When Nathalie first proposed the topic for this week – how a single object recounts some part of our family history – I knew this was a simplified project for me. This is because there are only two older objects in my possession to choose from. One is a batik sarong from my mother’s eldest sister; the other is a set of teacups from my maternal grandmother, who I saw for the last time as a four year old, and who I don’t remember.
I’ve opted to tell you about the teacups. A few years after my mother immigrated to Canada with me and my two siblings, she received word that my grandmother was dying. My mother got on a plane for a final goodbye, too late in the end, and these teacups eventually came back with her.
There are five of them, blue and white. I think they are made of porcelain. I don’t know whether they were once accompanied by a teapot; neither does my mother remember.
I don’t know if they were used for drinking, either for everyday or for special tea ceremonies, or whether they were ornamental items. I don’t know whether they were treasures handed down to my grandmother or whether she bought them at the corner stall. I don’t know where they were made, or the meaning behind the images on them, and have never tried to learn. I have no idea if they are valuable or not, and couldn’t be less interested.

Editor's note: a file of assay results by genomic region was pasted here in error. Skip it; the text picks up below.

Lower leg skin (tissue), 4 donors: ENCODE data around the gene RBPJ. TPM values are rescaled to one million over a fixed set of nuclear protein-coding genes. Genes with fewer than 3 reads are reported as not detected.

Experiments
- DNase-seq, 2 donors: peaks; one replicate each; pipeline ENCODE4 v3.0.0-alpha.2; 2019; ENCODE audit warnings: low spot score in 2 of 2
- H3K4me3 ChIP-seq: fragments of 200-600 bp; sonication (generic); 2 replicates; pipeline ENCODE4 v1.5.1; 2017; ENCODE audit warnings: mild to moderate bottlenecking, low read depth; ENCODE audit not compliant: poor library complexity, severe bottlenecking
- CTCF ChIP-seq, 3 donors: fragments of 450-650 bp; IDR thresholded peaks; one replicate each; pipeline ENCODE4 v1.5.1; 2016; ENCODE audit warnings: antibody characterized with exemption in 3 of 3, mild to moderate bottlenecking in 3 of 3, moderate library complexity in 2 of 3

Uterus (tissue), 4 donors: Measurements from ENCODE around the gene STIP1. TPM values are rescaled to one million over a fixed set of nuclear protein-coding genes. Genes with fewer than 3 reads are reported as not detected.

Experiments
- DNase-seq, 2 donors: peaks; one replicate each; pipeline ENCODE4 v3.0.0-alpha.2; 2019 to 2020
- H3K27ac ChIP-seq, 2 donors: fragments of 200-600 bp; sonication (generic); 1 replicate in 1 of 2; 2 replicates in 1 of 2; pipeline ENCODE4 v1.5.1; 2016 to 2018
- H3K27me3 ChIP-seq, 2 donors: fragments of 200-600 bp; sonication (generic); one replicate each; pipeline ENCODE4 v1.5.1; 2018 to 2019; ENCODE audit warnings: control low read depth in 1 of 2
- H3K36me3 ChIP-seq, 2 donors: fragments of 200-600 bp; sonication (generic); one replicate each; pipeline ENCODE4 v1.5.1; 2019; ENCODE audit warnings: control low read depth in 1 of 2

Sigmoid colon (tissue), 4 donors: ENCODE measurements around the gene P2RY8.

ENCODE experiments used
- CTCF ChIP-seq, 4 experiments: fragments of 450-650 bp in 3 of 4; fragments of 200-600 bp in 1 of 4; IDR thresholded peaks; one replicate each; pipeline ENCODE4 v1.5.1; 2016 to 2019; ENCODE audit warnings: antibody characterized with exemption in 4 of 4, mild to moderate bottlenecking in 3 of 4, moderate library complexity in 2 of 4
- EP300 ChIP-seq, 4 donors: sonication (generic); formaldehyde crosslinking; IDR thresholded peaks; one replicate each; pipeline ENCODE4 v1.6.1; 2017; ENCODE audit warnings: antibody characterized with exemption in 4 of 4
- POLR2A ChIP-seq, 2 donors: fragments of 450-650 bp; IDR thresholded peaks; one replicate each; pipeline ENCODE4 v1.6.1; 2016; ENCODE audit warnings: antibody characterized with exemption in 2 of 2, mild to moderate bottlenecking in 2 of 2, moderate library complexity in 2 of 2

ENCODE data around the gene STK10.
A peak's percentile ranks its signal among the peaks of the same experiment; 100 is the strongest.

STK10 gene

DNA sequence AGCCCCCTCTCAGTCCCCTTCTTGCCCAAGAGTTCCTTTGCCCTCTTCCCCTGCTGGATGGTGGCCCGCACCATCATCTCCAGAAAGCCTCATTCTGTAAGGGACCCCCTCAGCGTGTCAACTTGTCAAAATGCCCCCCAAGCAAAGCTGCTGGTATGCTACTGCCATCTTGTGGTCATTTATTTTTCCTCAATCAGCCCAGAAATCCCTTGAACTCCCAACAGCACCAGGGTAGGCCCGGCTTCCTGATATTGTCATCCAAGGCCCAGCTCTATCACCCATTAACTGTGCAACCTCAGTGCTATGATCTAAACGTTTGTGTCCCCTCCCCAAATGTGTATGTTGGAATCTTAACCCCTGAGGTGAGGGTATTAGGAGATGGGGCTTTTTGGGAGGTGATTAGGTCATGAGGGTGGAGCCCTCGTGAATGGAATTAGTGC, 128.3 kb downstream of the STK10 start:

I do know that my mother has let me have them. They sit atop a high ledge that surrounds my dining room, about a foot away from each other, and high enough that they are as secure as they can be from my three playful boys. Even so, it’s possible that a ball or plane or other projectile could shatter one (but hopefully not the others as they are interspersed). While the children are young, the only truly safe alternative is to put them away, out of view, and this I will not do.
When my mother came to Canada with her three kids and little else, she left quite a lot in Malaysia: a large, close-knit family, a career as a nurse/midwife, a good standard of living, a life she built with her husband before he suddenly died. For reasons only she will really know, she doesn’t, or can’t, talk much about the things she left behind. I used to wonder about this, question it, evaluate it, because I so much wanted to know something, anything, more.
I don’t do this much anymore. I have my grandmother’s teacups, and I will be careful with them. And if I’m not mistaken, it gave my mother some pleasure when I put them up on my dining room ledge.